With the changing demographics that comes with new residents of the expensive houses going up, a lot of Elephant traders (such as the small shops and the market stalls) feared that their businesses would stop ‘fitting’ in the area and they were concerned that there was a danger to this community on the horizon. It was also felt that the Council was not committed to the Latin American retailers”.
1994: LA FOGATA in the ELEPHANT SHOPPING CENTRE
1994: LA BODEGUITA and EL COSTURERITO
2006: LA BODEGUITA with new more permanent structure
2006: LUCY’S HAIRDRESSING SALON
2006: MINISTRY of SALSA / LOS ARRIEROS restaurant, CASTLE HOUSE (demolished)
2006: Hamburgruesas del Migue booth on corner of Ministry of Salsa (above photo). Nice photo project here of Columbian teens at the above.
2008: NICOLES (Previously Costurerito)
2008: Medellin-Y-Su Moda
2009: RINCON DEL SUR
2009: ARCHES AT EAGLES YARD BEHIND STRATA TOWER
(Photo: Luis Naranjo)
Late 2009: ARCHES AT EAGLES YARD BEHIND STRATA TOWER
(Photo: Luis Naranjo)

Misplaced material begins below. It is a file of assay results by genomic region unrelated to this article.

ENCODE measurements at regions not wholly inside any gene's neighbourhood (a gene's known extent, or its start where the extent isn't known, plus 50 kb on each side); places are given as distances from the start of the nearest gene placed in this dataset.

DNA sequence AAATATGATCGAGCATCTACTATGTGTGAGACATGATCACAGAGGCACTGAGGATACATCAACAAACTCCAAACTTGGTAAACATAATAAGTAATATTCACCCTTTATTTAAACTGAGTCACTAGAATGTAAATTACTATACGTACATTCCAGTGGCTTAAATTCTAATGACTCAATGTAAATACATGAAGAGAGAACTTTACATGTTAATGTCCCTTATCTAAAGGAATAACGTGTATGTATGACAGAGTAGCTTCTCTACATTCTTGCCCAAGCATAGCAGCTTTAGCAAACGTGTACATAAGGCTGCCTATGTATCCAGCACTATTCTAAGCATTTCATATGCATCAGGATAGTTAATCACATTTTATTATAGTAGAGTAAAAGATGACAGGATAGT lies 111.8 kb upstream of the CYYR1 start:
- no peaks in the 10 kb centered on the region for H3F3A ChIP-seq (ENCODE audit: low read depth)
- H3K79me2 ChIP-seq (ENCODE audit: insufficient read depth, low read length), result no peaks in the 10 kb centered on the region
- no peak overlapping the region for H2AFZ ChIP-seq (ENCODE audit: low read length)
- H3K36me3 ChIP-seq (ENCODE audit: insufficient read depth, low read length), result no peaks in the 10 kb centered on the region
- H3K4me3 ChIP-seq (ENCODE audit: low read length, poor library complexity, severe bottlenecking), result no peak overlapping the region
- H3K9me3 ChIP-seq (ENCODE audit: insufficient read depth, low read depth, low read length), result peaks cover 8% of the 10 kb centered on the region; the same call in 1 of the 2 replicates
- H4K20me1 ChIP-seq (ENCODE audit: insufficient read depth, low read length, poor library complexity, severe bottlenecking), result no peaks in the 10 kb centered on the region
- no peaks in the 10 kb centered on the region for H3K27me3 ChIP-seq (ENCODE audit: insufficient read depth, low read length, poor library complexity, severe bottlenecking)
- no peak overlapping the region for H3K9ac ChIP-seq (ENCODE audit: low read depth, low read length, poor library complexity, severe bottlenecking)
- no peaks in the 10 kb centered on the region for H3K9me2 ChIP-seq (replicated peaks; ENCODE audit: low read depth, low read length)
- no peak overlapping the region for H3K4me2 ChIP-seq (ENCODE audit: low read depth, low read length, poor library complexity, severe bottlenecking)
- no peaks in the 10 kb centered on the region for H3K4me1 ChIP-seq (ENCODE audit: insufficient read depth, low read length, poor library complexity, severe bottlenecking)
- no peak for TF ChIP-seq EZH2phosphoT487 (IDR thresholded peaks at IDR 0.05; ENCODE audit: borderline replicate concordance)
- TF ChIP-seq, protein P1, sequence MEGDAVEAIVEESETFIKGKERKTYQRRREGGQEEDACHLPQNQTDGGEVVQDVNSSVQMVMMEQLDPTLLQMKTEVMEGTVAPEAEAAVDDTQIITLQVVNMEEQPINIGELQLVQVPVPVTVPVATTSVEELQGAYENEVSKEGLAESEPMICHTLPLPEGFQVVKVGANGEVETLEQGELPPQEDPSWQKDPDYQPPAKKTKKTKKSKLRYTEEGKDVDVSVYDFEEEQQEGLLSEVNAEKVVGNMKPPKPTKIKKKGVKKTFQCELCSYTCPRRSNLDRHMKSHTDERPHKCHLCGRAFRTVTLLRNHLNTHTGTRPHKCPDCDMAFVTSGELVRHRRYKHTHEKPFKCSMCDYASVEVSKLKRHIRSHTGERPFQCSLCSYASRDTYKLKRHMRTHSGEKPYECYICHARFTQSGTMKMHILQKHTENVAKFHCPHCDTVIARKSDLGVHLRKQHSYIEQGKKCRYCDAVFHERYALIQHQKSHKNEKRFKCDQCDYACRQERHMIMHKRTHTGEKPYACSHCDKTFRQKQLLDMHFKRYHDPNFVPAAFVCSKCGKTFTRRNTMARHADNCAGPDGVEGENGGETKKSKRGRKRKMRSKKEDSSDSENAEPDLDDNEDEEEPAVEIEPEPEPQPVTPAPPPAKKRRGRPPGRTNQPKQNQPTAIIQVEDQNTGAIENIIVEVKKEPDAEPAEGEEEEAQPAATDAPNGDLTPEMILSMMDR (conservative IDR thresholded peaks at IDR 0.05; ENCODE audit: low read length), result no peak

2009: LATIN AMERICAN COMMUNITY USING THE GRASS AT ELEPHANT RD FOR FOOTBALL BEFORE IT WAS FENCED OFF FOR OAKMAYNE DEVELOPMENT WITHOUT ANY CONSULTATION. THE SITE IS STILL BOARDED UP AND EMPTY TODAY (2012)
2009: EL PAISITA (formerly Rincon Del Sur)
2010: Brazilian businesses at the base of Draper House marking the beginning of the slow spread of Brazilian traders at Elephant and Walworth. We will be adding in pics of the Brazilian store and the bar on Walworth Rd when we get round to taking some pics. Also not taking the pics at night, like this one!! (Dec 2012) Muito Bom! Cafe do Babado is on the first floor next to the hairdressers.
2011: BOLA 8
2011: LA FAMA and ELEPHANT COFFEE
2011: CASTLE BRASSERIE now Colombian run with Colombia food
2011: DONDE LUCHO (formerly El Paisita)
2012: MACONDO (formerly Donde Lucho)
2012: SABOR PERUANO (formerly Macondo)
USEFUL BACKGROUND MATERIAL:
Latin American response to Southwark Supplementary Planning Document 2011